After the meeting of President Nikos Christodoulides with the members of the Education Service Commission, for the submission of its annual report, the government spokesman announced the commencement in September of a “big national dialogue to make attainable the holistic, long-term planning for the modernisation of education.”

Spokesman Konstantinos Letymbiotis did not specify who would participate in this national dialogue, because the government’s grand visions do not bother with details. Would the confederation of parents’ associations, the students’ body Psem and the teaching unions all participate in this dialogue, now that their alliance has succeeded in scrapping the twice-yearly exams, without citing a single educational argument?

Presumably, exams were preventing the modernisation and upgrading of public education, for these self-proclaimed educational experts. Yet for decades public schools have not had even the most basic evaluation system for teachers, who were hired indiscriminately, based on a waiting list system, and it did not occur to anyone that this was a cause for the poor standards at public schools.

Not only were unsuitable graduates hired without the propensity for teaching but thanks to the waiting list system, they could have a career at public schools, getting promotions and pay rises they did not merit, because their performance was never evaluated. Teaching unions, on principle, always opposed the introduction of a reliable evaluation system and no government persisted with the matter.

The issue was raised on Wednesday at the meeting at the presidential palace, with the president of Education Service Commission, Panayiotis Antoniou, saying that the commission had been pressuring the authorities for an evaluation system that would really reward teachers that make a bigger contribution. Of course, the Commission would like to have before it – when deciding promotions – candidates who had distinguished themselves in their job, he said. He described the current evaluation system, which gives all teachers top marks, “anachronistic,” which was a polite way of putting it.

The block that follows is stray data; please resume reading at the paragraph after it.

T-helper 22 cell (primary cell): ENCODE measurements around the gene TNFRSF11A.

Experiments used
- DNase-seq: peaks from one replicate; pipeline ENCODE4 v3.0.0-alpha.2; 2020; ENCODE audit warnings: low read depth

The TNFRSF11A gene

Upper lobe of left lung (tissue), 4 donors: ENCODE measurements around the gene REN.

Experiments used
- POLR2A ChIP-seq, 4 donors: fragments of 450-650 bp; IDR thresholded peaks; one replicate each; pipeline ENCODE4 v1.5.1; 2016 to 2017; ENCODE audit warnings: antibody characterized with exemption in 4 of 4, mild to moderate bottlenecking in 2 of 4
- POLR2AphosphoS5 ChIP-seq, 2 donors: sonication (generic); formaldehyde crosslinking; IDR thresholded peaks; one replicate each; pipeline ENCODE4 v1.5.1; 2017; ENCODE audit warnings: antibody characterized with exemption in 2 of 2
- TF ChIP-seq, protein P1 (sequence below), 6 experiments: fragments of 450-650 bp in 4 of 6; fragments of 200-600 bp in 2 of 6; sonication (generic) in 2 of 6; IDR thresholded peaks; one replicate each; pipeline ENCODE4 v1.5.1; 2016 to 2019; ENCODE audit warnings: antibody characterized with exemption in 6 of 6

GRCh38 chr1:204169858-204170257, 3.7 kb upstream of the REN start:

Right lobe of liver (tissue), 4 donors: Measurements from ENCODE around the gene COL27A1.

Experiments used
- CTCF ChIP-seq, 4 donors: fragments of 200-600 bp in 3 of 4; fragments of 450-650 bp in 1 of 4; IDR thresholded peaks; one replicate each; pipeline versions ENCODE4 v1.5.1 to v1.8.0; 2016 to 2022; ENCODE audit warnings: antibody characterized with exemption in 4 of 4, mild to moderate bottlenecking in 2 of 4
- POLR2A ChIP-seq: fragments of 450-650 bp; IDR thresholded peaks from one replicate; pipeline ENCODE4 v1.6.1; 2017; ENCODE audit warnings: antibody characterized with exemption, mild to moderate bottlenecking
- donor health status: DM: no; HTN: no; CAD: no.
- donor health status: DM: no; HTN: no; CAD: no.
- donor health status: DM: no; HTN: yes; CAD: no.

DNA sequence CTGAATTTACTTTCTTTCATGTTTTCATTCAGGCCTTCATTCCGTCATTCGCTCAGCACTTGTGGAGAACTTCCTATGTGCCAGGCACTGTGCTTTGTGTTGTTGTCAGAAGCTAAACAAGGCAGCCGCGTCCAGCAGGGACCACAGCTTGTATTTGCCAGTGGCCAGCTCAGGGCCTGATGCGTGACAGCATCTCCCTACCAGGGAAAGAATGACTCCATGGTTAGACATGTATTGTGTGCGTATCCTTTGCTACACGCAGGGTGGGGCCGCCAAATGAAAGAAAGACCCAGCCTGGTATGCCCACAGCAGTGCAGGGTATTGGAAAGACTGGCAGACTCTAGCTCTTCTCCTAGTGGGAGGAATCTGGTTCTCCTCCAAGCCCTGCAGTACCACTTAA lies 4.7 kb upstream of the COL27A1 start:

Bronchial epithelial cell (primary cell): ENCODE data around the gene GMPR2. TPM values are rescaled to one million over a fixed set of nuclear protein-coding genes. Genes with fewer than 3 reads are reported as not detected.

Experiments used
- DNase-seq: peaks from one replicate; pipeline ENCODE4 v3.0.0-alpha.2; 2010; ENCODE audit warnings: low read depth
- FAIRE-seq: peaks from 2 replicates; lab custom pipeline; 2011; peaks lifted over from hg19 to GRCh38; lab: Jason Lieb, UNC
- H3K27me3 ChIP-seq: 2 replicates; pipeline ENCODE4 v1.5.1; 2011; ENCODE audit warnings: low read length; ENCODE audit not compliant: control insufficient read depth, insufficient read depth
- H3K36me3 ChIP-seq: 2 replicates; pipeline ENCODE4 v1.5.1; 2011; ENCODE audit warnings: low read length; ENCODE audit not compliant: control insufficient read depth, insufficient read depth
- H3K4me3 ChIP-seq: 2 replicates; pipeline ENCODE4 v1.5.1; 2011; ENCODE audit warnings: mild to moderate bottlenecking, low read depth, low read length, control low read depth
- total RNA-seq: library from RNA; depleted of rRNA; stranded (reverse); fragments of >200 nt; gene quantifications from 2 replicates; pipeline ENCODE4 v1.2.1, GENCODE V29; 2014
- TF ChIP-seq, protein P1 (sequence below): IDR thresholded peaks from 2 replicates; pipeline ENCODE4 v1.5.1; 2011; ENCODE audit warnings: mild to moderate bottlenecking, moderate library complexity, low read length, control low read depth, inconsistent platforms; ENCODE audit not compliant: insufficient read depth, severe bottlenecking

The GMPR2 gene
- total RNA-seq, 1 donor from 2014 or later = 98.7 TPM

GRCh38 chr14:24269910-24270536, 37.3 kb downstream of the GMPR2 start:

This is an issue that can be tackled now and will improve the standard of teaching as it would motivate the good teachers, whose efforts would no longer go unrewarded, and identify those who are not up to the job. There is no need for a big national dialogue to fix this problem. All it requires is a government decision and the political will to impose it, without interminable consultations and dialogue with the teaching unions and political parties.

As the employer the education ministry has every right to impose an effective evaluation system that would allow it to get the best out of its employees that would, in turn, benefit school children. Having good and committed teachers in the classrooms and as heads of schools would make the desired modernisation of education much easier. The government should think about this before it embarks on the big national dialogue that will probably change nothing.